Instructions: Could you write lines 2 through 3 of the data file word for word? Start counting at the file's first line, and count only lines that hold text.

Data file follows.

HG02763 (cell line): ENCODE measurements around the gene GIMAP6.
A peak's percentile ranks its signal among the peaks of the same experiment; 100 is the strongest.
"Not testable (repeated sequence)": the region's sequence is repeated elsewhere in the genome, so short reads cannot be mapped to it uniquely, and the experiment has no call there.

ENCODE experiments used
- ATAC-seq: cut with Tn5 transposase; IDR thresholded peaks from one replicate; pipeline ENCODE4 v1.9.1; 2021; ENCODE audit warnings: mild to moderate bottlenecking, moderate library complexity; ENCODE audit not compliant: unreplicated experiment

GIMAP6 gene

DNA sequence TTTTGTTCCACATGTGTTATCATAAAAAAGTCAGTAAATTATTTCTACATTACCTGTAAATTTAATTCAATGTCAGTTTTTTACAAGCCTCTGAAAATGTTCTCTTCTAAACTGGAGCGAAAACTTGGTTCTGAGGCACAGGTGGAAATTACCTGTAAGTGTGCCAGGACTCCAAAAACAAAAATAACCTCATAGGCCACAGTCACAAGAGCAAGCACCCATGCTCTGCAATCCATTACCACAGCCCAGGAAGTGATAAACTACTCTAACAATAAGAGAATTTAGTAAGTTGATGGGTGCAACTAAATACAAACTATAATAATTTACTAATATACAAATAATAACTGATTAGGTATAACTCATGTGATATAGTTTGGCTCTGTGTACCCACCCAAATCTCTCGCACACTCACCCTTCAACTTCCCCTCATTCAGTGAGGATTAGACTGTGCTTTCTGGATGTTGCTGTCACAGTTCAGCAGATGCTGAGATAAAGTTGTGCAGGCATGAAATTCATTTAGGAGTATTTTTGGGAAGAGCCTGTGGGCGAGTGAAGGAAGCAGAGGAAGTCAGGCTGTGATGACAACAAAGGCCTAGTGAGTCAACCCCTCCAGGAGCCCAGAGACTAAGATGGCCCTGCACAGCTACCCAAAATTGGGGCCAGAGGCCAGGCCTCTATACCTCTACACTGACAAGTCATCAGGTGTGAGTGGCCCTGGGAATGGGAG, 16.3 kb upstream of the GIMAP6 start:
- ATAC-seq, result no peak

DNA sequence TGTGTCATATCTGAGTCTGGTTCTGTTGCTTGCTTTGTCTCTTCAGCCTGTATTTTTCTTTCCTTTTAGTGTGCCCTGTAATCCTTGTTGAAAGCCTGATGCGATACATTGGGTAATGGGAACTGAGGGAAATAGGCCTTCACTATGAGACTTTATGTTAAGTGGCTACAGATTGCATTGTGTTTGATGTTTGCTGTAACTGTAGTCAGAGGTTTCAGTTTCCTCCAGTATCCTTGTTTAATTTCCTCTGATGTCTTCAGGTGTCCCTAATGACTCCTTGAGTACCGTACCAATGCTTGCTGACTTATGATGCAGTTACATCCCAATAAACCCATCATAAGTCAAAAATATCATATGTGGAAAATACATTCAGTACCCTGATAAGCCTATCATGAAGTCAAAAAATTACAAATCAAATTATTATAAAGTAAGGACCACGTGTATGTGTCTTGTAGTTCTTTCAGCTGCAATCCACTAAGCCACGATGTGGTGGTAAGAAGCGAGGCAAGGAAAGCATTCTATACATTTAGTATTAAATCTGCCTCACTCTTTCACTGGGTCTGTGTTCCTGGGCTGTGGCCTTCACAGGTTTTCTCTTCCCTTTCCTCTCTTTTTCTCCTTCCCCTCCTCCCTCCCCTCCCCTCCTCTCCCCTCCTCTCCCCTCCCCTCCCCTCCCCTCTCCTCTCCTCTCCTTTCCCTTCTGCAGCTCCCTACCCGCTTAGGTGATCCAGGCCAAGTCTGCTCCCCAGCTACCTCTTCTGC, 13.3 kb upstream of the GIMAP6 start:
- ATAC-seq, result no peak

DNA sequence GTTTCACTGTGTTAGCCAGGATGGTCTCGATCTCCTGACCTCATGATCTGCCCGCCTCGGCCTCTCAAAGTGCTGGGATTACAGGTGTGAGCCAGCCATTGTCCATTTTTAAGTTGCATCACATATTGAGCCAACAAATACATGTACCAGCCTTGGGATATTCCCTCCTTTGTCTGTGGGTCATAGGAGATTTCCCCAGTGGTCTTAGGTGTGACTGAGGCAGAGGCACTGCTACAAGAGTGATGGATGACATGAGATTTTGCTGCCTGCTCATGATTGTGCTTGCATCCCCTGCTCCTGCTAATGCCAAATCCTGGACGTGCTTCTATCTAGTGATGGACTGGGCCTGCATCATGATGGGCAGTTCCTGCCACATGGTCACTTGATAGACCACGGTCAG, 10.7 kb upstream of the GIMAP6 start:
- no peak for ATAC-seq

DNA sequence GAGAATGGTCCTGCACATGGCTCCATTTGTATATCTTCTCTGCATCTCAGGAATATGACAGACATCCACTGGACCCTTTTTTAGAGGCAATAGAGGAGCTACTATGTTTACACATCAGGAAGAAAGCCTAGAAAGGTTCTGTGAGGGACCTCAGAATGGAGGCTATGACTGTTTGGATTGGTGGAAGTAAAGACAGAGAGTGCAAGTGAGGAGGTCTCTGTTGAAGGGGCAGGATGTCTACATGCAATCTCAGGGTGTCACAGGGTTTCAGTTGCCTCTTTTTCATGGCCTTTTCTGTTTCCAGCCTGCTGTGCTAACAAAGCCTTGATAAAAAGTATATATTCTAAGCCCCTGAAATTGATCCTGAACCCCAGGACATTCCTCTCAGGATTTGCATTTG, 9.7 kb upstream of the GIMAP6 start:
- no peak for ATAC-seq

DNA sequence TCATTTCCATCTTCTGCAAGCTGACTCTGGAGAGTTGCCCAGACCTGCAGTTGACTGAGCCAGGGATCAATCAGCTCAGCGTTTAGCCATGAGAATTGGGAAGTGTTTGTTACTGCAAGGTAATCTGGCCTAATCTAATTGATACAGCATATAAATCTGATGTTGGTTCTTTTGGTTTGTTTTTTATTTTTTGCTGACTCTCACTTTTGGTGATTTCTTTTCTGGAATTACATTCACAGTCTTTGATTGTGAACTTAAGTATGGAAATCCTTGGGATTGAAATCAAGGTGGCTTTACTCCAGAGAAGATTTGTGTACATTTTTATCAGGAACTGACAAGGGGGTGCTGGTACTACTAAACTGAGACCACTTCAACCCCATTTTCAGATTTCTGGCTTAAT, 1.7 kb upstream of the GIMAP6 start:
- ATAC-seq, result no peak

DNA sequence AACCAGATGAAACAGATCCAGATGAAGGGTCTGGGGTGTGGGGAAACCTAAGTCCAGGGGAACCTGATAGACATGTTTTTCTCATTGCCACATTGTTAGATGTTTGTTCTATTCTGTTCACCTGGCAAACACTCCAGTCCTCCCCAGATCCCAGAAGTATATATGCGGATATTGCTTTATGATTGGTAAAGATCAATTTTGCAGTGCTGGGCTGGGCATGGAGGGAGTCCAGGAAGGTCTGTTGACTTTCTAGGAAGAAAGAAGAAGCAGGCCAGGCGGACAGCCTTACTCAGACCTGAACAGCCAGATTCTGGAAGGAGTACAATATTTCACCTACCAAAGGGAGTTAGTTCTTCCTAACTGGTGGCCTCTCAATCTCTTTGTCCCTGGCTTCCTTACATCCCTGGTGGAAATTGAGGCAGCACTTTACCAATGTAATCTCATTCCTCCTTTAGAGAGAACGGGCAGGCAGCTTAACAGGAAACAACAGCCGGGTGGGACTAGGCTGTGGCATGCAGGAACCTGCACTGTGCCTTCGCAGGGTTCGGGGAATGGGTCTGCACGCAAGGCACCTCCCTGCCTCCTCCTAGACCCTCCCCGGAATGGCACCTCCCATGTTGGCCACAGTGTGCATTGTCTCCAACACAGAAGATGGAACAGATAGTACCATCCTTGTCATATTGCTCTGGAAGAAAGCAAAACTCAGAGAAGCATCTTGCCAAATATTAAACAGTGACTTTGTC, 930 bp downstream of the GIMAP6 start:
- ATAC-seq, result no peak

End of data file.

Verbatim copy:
A peak's percentile ranks its signal among the peaks of the same experiment; 100 is the strongest.
"Not testable (repeated sequence)": the region's sequence is repeated elsewhere in the genome, so short reads cannot be mapped to it uniquely, and the experiment has no call there.